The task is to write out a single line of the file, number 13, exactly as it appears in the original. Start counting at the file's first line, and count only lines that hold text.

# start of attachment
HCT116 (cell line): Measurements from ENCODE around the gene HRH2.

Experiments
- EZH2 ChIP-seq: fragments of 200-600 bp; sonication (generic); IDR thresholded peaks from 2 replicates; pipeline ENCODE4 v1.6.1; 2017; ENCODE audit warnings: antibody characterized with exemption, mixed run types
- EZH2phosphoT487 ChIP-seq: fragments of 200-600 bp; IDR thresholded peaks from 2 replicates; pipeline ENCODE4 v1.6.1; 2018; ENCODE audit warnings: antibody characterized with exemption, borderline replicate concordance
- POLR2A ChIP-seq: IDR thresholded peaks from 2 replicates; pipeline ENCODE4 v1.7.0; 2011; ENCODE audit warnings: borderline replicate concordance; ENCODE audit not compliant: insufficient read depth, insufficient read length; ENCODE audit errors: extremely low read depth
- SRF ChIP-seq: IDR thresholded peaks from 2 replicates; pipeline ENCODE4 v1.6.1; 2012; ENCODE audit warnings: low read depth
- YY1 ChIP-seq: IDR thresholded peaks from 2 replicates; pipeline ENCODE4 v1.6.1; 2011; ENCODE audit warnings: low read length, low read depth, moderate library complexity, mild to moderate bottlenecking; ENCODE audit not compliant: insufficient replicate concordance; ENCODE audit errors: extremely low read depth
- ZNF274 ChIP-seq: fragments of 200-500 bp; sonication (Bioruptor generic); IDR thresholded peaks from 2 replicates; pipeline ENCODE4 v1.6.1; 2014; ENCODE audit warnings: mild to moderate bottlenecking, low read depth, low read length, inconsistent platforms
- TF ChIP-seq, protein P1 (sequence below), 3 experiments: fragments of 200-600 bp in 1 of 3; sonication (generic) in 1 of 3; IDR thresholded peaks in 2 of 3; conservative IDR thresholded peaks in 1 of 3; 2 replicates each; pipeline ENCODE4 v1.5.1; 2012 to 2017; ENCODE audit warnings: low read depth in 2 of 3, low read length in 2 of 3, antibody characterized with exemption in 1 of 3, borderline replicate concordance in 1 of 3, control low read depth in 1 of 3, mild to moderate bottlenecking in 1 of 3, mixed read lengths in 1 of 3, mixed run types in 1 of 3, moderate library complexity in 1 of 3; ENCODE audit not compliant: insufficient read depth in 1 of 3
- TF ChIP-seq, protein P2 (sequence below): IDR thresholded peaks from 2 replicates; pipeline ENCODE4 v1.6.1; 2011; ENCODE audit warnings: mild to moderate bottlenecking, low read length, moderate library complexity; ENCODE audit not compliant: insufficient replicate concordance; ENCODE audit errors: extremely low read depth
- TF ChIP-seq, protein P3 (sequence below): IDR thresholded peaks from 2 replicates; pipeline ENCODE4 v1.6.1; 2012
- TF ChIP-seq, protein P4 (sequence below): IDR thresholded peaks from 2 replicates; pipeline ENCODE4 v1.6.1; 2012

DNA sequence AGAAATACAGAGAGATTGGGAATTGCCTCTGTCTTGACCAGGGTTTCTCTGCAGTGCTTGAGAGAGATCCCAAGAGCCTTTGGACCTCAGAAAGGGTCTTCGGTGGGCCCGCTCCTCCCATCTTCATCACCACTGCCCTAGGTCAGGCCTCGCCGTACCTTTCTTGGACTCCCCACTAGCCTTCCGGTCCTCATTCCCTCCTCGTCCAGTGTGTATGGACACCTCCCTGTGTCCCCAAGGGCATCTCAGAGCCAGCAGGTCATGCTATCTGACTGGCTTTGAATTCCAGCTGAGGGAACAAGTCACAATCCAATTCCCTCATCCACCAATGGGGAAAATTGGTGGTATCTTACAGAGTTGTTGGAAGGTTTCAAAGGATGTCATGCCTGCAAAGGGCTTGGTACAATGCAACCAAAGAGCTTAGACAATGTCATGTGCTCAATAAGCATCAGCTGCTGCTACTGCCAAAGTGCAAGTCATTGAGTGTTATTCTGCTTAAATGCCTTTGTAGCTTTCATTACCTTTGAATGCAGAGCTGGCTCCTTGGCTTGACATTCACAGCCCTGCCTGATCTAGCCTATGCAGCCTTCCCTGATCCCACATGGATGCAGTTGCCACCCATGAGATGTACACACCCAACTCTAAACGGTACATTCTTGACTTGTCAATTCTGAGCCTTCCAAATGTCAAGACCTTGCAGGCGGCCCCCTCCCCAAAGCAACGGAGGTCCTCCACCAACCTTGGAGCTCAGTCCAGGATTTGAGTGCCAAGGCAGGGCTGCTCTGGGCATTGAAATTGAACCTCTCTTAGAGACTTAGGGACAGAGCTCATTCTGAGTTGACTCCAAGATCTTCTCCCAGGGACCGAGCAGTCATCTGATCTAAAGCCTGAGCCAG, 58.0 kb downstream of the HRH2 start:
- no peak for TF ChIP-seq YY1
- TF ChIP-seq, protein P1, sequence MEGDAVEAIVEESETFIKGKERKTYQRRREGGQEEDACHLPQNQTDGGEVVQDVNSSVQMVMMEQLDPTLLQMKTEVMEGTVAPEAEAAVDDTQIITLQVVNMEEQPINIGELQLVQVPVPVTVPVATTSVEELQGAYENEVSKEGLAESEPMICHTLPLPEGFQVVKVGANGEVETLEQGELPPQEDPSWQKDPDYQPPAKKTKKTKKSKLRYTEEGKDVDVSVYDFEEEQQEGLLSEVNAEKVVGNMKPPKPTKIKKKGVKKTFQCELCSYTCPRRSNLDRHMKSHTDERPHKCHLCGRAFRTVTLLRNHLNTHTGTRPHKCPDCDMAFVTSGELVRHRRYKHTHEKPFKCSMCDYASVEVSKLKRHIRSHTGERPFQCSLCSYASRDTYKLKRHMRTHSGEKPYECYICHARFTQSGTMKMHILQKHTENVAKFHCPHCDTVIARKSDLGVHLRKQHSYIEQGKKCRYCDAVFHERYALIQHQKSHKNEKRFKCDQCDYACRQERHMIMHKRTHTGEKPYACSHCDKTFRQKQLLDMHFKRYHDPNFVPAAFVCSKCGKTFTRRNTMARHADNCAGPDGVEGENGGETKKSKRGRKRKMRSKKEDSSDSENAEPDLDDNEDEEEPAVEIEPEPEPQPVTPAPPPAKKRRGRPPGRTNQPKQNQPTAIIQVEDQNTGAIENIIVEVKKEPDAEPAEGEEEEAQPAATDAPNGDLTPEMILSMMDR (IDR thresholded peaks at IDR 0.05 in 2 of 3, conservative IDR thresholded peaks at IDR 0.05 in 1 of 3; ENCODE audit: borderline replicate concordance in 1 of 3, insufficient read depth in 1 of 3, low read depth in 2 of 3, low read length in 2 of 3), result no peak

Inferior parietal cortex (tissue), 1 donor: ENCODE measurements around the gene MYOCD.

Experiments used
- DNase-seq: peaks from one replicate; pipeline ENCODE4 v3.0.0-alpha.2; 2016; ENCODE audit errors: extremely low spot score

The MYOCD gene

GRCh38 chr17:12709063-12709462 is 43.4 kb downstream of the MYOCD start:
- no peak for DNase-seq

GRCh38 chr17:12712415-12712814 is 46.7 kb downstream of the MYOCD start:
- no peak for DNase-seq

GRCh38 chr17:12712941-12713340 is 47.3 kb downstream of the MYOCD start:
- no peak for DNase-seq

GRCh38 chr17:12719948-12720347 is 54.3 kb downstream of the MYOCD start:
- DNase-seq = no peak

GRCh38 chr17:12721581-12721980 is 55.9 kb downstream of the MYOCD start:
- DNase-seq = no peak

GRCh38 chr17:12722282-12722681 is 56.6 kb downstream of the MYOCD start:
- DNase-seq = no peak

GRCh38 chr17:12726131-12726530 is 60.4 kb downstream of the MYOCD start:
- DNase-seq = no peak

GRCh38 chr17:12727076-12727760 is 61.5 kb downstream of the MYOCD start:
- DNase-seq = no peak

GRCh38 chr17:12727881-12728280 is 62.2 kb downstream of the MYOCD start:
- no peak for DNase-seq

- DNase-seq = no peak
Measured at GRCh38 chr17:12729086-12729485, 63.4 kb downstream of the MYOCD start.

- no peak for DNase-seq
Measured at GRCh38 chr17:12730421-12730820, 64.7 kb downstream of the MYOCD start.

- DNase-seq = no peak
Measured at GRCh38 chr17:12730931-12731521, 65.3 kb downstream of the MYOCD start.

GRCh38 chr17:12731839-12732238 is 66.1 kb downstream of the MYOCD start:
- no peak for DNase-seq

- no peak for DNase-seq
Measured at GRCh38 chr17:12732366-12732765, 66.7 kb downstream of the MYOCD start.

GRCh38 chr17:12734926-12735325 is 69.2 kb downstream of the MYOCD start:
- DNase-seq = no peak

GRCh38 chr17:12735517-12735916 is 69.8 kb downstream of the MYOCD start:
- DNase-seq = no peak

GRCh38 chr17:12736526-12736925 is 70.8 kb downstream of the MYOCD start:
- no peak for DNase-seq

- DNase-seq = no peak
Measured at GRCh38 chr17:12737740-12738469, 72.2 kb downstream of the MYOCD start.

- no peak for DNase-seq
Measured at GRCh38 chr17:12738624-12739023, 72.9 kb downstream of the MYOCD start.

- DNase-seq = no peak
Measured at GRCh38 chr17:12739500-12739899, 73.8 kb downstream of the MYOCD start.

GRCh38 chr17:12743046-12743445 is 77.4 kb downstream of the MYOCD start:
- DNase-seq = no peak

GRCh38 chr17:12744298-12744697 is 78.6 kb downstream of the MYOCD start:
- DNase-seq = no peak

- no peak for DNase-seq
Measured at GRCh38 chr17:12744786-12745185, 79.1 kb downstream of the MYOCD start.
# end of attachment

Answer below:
DNA sequence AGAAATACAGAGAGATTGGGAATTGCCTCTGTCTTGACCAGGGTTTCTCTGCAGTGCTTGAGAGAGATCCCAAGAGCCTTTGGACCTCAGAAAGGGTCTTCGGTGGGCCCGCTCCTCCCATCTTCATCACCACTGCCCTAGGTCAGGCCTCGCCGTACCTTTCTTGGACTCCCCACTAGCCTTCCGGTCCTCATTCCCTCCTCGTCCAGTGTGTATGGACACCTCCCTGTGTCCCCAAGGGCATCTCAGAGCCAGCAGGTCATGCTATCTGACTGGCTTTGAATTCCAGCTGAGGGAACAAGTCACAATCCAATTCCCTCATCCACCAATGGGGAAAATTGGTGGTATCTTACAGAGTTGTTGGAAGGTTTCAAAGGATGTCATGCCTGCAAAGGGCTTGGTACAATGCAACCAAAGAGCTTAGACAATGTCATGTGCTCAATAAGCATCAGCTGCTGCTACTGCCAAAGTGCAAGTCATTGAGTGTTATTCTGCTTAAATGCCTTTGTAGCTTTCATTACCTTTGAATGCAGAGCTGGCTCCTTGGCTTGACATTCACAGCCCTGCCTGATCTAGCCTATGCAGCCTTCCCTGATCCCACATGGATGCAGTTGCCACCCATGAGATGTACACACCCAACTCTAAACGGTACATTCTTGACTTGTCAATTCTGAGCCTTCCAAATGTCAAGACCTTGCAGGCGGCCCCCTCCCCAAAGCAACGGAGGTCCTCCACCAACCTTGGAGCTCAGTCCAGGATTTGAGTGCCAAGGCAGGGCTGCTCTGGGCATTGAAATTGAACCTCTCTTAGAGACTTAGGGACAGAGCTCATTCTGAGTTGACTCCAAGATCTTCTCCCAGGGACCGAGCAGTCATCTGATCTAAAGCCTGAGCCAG, 58.0 kb downstream of the HRH2 start: